Environmental justice activism is to this age what the workers’ movement was for the industrial age - one of the most influential social movements of its time. Yet, despite its consistent progress since the 1970s, environmental justice protests seem to get lost in the morass of information on broader environmental issues.
Capitalism is front and center in this forthcoming book about the effects humans have had on the planet they inhabit. The authors, a geographer and a climate scientist, are not radicals, but their ambitious analysis of all of human history in these terms should play an important role in the ongoing debates over what is to blame and what is to do done. We eagerly await the book.
-- SCnCC editors
Our best hope now is an immediate return to the flow. CO2 emissions have to be brought close to zero: some sources of energy that do not produce any emissions bathe the Earth in an untapped glow. The sun strikes the planet with more energy in a single hour than humans consume in a year.
By Nic Beuret, Anja Kanngieser, and Leon Sealey-Huggins, Red Pepper, December 20, 2017
The most prominent global conference on climate change – the UNFCCC 23rd Annual Conference of Parties meeting – recently closed with much fanfare, talk of success and ‘being on track’. There was little to indicate that any significant headway had been made to curb the predicted catastrophic levels of global warming however.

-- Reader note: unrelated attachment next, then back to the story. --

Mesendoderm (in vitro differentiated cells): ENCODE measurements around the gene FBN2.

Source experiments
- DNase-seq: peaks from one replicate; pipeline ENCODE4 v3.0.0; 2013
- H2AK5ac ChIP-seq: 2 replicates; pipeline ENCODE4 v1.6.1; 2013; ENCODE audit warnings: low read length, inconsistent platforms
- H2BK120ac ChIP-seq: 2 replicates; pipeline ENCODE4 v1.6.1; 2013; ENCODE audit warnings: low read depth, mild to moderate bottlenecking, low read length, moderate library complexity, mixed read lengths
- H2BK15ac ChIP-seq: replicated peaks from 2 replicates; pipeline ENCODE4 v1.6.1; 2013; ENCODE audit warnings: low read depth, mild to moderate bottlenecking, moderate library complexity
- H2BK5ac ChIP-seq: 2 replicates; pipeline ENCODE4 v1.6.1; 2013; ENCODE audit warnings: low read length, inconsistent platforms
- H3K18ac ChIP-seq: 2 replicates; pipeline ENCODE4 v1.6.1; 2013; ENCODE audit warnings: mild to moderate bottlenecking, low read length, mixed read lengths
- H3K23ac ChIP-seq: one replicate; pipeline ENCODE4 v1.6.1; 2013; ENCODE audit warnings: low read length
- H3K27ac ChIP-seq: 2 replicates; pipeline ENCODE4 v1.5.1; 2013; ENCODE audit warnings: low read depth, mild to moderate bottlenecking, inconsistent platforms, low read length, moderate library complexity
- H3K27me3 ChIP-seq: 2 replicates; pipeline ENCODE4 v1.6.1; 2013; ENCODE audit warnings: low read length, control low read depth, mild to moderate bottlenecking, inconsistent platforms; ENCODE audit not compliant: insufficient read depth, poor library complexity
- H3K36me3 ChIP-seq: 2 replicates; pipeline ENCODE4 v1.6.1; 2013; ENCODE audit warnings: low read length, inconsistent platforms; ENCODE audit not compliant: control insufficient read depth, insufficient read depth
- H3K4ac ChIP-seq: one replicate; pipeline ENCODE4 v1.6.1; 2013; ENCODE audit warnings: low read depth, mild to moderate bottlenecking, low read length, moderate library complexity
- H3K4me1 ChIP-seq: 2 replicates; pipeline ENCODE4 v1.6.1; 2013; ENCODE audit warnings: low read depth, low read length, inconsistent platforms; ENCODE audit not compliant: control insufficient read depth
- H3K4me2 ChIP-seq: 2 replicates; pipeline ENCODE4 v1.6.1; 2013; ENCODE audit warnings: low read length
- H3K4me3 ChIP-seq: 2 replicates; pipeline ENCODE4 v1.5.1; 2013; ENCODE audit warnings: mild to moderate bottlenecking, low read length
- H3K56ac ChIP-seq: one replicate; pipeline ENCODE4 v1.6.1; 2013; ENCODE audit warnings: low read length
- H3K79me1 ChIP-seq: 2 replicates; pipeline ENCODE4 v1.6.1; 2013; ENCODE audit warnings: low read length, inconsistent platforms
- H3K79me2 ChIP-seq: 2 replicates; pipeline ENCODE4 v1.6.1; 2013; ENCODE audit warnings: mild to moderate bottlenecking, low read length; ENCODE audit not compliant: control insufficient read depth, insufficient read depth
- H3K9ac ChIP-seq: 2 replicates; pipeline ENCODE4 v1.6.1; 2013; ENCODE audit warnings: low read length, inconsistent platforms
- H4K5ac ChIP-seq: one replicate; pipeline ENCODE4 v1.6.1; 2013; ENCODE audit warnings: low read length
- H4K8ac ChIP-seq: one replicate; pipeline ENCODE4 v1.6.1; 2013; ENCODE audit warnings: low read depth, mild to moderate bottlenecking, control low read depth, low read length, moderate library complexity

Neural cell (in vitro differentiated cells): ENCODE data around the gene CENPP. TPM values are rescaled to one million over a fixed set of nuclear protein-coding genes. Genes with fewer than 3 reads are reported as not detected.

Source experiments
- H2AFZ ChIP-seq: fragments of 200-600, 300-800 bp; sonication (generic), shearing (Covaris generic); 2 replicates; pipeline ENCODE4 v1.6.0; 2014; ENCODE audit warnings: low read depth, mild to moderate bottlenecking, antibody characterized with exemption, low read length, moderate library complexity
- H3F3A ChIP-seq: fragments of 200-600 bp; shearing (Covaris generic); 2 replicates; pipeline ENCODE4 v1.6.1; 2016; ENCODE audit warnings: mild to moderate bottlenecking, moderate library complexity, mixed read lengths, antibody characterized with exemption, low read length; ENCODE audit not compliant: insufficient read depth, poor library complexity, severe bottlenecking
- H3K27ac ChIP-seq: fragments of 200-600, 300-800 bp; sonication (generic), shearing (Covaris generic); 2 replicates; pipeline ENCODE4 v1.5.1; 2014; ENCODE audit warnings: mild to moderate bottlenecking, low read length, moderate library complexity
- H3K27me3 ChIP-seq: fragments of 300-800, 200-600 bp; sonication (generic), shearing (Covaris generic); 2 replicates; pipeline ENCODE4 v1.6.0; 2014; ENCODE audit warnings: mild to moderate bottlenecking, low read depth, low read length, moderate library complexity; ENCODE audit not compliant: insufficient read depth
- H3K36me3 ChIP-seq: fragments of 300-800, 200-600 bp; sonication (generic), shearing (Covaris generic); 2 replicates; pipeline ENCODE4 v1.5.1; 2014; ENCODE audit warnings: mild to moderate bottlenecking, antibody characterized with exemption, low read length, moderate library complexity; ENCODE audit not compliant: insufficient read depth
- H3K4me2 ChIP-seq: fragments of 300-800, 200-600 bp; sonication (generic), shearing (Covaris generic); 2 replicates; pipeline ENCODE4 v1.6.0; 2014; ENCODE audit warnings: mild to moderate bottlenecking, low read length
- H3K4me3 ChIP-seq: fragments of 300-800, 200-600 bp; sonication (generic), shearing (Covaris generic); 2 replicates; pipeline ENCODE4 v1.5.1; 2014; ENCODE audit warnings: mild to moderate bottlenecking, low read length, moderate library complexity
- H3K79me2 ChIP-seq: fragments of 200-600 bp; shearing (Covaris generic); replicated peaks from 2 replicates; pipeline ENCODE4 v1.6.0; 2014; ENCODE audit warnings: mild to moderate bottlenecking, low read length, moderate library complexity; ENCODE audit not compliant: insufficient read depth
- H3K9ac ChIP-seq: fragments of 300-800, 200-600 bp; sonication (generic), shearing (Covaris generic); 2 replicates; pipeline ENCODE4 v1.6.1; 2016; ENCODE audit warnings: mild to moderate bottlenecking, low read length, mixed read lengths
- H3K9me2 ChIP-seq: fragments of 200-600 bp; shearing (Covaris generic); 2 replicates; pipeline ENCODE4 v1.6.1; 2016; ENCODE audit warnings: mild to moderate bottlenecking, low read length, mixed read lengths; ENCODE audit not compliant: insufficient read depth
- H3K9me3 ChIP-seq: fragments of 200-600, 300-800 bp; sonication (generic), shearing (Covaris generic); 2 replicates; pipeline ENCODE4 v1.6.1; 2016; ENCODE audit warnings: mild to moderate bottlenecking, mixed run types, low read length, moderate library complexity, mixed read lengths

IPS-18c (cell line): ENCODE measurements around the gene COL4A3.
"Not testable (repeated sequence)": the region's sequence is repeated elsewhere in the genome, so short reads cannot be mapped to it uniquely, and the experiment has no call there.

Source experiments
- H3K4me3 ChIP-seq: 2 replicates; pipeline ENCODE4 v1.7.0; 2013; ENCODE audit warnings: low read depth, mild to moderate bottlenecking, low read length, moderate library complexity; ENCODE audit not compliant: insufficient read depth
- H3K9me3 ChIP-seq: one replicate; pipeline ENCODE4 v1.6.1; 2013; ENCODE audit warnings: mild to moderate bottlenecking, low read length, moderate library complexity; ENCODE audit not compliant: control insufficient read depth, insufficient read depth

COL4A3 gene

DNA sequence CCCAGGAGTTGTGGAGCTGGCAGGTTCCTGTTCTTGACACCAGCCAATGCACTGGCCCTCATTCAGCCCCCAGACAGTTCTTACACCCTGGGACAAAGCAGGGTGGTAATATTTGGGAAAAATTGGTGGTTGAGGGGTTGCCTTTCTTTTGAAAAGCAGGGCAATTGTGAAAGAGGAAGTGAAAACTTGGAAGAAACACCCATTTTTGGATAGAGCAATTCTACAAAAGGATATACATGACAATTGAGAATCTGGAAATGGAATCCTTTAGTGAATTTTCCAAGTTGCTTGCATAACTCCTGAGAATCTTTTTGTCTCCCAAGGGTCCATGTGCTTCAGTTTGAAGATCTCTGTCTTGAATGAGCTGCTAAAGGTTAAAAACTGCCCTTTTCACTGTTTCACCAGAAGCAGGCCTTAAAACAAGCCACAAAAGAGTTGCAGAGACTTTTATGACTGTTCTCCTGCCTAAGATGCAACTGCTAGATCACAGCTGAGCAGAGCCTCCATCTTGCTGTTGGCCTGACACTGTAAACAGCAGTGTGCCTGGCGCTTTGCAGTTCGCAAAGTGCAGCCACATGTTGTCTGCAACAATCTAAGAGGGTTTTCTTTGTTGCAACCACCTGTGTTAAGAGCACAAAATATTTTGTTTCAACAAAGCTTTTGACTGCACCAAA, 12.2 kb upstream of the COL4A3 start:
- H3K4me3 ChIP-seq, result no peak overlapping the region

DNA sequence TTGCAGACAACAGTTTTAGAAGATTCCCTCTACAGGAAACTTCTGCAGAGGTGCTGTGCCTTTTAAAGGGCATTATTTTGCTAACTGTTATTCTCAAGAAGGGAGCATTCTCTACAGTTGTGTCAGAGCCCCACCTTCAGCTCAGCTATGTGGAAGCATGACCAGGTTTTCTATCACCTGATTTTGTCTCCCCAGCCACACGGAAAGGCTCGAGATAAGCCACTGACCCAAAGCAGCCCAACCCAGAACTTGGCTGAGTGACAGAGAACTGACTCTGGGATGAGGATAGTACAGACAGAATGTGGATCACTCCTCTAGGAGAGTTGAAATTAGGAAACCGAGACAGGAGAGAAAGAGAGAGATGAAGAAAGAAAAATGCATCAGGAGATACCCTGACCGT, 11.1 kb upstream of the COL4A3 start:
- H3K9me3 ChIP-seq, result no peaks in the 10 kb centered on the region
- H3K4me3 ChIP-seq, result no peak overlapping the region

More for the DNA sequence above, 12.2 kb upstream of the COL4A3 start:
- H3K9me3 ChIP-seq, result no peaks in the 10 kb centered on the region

World climate negotiations concluded in Bonn, Germany recently after two painstaking weeks. Whilst many parties to the UN convention and other commentators choose to highlight any small steps forward in the talks, no matter how inadequate, Friends of the Earth opts to speak truth to power.
Asia Pacific is the region where the most people are already feeling the impacts of changes in the climate and Meena Raman of Friends of the Earth Malaysia spoke out in Bonn, saying “Every COP feels like a broken record. We are sick and tired of talkshops. Act!”
Aside from the stipulation that nature follows certain laws, no idea was more central to the scientific revolution of the seventeenth century, and to the subsequent development of what came to be known as modern science, than that of the conquest, mastery, and domination of nature. Up until the rise of the ecological movement in the late twentieth century, the conquest of nature was a universal trope, often equated with progress under capitalism (and sometimes socialism). To be sure, the notion, as utilized in science, was a complex one.
WASHINGTON - While city, state, and national leaders gather at the UN Climate Talks to launch and implement platforms and agendas that promote carbon trading, carbon offsets, and REDD+, the Indigenous Environmental Network and the
AMYGOODMAN: This is Democracy Now!, democracynow.org. I’m Amy Goodman. We’re broadcasting live from the U.N. climate summit in Bonn, Germany. The International Energy Agency predicts U.S. oil production is expected to grow an unparalleled rate in the coming years, even as the majority of scientists worldwide are saying countries need to cut down on fossil fuel extraction, not accelerate it.
Three of the most intense hurricanes ever recorded just ripped through Puerto Rico and the southern US – within weeks of each other! Ash rained from the sky in Seattle and Portland for weeks. Record monsoons swept through Asia. Parts of Sierra Leone and Niger are underwater. San Francisco recorded its hottest day ever and Europe endured a triple-digit heat wave they called “Diablo.” The fucking devil is here man, and its name is climate change.